The Scottish Reformed churches, and in their wake also the churches
founded in the USA by Scottish immigrants, can be traced back to John
Knox. He was the symbolic figure and driving force of Presbyterianism
in the 16th. century. The churches he formed were the first to introduce
on a large scale the presbyterian system (in some autonomous refugee
parishes it had already been achieved) and thus founded their own type
of Reformed Protestantism.
The history of the Reformed churches developed very differently down the centuries in different countries. On the one hand it was influenced by theological beginnings (Calvin, Bullinger or Knox), on the other hand by the political situation in the different countries (religious freedom in the USA, the establishment of regional churches in Germany). Common to the churches is a crude development of orthodoxy, pietism and revival. In orthodoxy the Reformed doctrinal systems were developed and laid down dogmatically. The Synod of Dordrecht in 1618/19 can be considered to be exemplary during which the doctrine of predestination was codified.
As a counter-reaction to orthodoxy Reformed pietism developed, a pious movement having begun mainly in the Netherlands and which caught on in many European countries. The pietists formed ( within the church or outside it) conventicles, small groups of pious people who lived their faith in introspection, usually in abandonment of the world.During the Enlightenment the ecclesiastical dogmas were questioned by reason. Even though the Enlightenment was not in itself an anti-religious movement, but was supported among others by theologians and religious philosophers, it still led to a reassessment and, in a way, to a devaluation of the truths of Christian religion. Parallel to it and as its counterpart the revivalist movement emerged. It aimed at inner religious conviction and piety. In many places parish members took over the leadership of the revivalist communities which led to splinter groups in the local parishes, but they also had an effect on them and reacted with them.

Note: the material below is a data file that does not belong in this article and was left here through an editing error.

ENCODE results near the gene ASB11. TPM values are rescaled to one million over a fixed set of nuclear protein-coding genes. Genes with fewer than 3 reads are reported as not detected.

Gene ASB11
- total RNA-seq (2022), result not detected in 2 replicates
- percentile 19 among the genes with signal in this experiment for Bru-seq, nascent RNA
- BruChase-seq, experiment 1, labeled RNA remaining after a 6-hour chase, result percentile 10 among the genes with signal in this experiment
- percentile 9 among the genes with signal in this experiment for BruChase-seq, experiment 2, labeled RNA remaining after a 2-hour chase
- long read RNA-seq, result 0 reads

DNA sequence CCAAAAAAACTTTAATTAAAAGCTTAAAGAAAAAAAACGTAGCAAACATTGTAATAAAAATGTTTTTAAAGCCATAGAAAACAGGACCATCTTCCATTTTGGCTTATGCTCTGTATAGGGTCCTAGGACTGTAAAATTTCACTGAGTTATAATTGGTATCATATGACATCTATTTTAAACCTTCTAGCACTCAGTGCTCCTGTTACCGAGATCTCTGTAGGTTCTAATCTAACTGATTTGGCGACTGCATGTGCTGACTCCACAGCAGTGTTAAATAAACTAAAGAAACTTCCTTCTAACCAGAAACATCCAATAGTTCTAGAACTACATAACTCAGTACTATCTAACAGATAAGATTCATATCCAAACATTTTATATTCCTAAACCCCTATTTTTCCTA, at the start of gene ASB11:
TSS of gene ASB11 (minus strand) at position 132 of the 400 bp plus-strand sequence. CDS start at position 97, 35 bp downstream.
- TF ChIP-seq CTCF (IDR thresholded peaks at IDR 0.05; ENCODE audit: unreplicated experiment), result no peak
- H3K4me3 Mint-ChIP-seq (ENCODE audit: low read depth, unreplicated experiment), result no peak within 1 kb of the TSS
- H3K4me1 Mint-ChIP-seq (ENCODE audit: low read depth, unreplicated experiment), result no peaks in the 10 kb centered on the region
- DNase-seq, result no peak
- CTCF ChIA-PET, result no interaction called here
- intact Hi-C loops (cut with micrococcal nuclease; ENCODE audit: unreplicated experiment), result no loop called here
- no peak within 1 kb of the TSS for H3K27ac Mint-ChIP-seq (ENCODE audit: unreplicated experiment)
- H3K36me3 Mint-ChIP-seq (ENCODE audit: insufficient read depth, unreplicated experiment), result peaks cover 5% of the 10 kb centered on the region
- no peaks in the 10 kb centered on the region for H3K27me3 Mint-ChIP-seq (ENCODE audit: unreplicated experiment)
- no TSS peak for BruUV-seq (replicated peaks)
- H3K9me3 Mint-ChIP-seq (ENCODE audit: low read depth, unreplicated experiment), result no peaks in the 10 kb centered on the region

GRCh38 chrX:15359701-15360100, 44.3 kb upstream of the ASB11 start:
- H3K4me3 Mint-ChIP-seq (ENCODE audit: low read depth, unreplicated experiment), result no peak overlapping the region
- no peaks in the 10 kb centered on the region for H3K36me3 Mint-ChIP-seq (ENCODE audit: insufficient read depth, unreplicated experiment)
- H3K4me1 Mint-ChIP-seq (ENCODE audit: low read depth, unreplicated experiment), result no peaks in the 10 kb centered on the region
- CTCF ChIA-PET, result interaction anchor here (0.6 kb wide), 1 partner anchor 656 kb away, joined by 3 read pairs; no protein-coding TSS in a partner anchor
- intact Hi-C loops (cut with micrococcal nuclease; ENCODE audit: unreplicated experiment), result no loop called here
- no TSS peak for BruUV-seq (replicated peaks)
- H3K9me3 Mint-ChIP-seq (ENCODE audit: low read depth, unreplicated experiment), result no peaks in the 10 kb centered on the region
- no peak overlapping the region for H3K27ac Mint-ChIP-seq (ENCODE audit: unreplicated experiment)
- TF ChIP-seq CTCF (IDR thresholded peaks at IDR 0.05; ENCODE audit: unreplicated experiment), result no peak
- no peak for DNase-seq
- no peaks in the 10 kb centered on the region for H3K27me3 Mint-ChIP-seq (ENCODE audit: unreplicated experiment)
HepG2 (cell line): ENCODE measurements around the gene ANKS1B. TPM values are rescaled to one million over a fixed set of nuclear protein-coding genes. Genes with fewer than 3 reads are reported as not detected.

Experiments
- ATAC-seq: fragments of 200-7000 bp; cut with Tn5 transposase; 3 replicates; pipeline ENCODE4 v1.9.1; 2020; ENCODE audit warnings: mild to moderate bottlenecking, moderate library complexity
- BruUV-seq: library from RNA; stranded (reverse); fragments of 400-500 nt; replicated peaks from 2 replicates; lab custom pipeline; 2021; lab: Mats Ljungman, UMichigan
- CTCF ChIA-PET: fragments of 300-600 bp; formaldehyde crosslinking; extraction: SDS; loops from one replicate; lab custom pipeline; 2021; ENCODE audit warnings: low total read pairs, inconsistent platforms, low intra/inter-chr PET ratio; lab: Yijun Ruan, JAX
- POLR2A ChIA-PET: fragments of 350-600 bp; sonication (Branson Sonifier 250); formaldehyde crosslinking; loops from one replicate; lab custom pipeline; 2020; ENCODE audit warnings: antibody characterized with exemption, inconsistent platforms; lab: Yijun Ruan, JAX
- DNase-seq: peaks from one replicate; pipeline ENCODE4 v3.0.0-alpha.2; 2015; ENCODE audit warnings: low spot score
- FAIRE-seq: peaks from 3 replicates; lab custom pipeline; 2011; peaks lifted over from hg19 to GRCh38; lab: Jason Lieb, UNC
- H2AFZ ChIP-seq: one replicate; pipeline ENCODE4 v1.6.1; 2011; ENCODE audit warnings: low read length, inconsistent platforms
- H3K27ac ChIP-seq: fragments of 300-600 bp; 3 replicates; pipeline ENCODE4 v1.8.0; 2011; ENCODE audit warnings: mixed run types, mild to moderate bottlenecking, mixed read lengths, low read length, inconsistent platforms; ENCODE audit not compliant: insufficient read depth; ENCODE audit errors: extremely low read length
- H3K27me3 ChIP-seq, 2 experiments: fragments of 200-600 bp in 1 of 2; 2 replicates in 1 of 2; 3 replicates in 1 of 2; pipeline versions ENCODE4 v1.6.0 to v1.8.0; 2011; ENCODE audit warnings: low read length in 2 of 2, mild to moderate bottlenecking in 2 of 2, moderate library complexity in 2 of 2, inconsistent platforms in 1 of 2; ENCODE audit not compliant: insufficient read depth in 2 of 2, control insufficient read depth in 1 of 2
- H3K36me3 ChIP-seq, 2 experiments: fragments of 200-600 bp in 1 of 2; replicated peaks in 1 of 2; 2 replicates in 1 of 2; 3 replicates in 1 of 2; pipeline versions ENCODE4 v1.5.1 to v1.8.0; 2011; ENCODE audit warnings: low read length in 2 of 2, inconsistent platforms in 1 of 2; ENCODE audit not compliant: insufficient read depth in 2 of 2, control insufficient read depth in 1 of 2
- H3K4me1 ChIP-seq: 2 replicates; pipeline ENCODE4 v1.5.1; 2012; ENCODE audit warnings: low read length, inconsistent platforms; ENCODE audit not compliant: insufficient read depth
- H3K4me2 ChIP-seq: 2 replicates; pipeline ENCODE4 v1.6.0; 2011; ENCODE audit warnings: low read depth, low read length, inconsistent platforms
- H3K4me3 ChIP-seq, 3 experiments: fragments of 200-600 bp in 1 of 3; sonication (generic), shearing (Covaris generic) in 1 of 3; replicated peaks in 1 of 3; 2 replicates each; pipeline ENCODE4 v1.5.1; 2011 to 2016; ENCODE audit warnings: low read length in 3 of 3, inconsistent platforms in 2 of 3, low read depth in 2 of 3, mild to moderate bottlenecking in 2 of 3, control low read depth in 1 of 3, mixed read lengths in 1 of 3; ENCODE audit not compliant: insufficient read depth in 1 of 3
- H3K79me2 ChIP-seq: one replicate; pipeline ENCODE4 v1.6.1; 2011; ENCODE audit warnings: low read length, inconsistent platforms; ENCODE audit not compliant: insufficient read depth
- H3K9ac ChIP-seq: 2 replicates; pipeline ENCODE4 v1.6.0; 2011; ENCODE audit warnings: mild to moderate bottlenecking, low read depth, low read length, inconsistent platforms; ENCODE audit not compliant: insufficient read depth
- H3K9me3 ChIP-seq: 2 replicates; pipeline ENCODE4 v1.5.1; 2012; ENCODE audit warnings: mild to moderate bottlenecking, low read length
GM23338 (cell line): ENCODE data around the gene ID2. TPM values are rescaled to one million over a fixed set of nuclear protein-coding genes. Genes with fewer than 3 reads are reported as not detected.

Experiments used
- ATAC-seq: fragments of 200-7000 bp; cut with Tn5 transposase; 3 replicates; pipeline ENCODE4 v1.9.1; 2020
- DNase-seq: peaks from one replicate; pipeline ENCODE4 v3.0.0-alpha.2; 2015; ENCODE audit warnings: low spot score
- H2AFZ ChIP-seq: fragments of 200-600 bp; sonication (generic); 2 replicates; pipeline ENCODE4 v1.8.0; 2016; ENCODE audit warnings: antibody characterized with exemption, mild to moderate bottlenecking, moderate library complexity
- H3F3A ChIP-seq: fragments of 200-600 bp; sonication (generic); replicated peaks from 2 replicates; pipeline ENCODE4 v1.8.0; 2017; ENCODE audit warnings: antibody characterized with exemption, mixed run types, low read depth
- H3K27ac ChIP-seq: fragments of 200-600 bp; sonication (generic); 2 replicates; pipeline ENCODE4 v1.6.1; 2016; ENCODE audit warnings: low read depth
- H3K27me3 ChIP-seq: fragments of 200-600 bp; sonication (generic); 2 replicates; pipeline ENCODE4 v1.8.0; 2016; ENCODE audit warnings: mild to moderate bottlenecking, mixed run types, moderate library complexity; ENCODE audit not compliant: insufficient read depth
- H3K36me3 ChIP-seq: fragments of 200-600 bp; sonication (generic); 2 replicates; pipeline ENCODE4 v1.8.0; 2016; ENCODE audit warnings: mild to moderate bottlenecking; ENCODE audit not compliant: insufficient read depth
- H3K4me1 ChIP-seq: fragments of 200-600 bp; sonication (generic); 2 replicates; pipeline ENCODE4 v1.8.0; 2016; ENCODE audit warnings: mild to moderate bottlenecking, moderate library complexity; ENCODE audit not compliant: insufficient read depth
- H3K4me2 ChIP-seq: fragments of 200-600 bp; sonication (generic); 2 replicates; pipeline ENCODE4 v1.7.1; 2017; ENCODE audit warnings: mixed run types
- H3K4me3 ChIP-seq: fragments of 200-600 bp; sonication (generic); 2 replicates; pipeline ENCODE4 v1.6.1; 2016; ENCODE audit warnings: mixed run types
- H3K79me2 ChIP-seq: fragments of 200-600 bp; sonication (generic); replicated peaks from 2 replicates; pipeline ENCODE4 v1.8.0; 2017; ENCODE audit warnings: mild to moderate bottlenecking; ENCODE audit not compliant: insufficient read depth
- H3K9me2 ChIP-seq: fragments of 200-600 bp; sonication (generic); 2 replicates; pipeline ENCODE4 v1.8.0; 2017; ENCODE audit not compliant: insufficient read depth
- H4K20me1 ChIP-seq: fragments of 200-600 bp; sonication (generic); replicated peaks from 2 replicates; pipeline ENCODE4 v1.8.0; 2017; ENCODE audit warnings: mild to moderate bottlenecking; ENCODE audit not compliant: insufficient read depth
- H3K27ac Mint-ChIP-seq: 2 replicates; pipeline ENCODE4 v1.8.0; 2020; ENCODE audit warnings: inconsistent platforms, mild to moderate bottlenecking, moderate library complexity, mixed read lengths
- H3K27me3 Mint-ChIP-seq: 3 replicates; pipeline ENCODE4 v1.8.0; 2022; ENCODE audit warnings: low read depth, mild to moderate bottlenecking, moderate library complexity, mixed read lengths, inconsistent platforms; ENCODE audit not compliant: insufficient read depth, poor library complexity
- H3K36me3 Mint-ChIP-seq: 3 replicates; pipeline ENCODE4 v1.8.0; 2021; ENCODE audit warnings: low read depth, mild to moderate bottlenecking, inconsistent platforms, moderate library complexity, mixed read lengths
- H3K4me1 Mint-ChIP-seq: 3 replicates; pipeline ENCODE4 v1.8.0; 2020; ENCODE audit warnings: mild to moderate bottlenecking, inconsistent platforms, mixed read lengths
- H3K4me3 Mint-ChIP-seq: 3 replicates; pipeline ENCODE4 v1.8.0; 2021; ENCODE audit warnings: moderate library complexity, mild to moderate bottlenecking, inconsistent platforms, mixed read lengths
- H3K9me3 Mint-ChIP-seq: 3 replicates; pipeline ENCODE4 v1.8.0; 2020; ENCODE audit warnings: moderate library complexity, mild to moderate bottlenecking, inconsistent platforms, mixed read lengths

In the course of the revivalist movement two areas of activity for the church were rediscovered and further developed: church social service and missionary work. In the first half of the 19th. century missionary societies were founded all over Europe, which carried the Reformed faith to African and Asian countries according to plan.
In the second half of the century the first big Christian inter-denominational alliances emerged. Right from the beginning the Reformed churches were intensively involved in this. Ecumenical cooperation was an important concern to the Reformed Protestants. At the same time a Christian fundamentalism materialized resulting in various Reformed churches taking different paths on which they still tread today.
The World Alliance of Reformed Churches, founded in 1875, tends more strongly to a politico-ecumenical involvement, while the Reformed Ecumenical Council , founded in 1946, rather puts special emphasis on faith and piety.
After 1945 it was above all Karl Barth's theology that had a formative influence on many churches, also those outside Europe. The Barmen Theological Declaration, basis of the Confessing Church in Germany and today valid confession in most German Reformed churches, and in some outside Europe, was written mainly by him. However, not only in the politico-ethical sphere did Barth become the leading theologian of the 20th. century, but also, and above all, with his biblically-founded dogmatics. Jesus Christ, the one Word of God (Barmen I) is for Barth the focal point and point of reference for Christian dogmatics. By becoming incarnate in Jesus Christ, God degrades himself, bows down towards man and raises him to be his associate, lifts him up next to himself. Then, at the same time, Jesus Christ is God's witness; the congregation that follows him is sent out into the world.For further reading: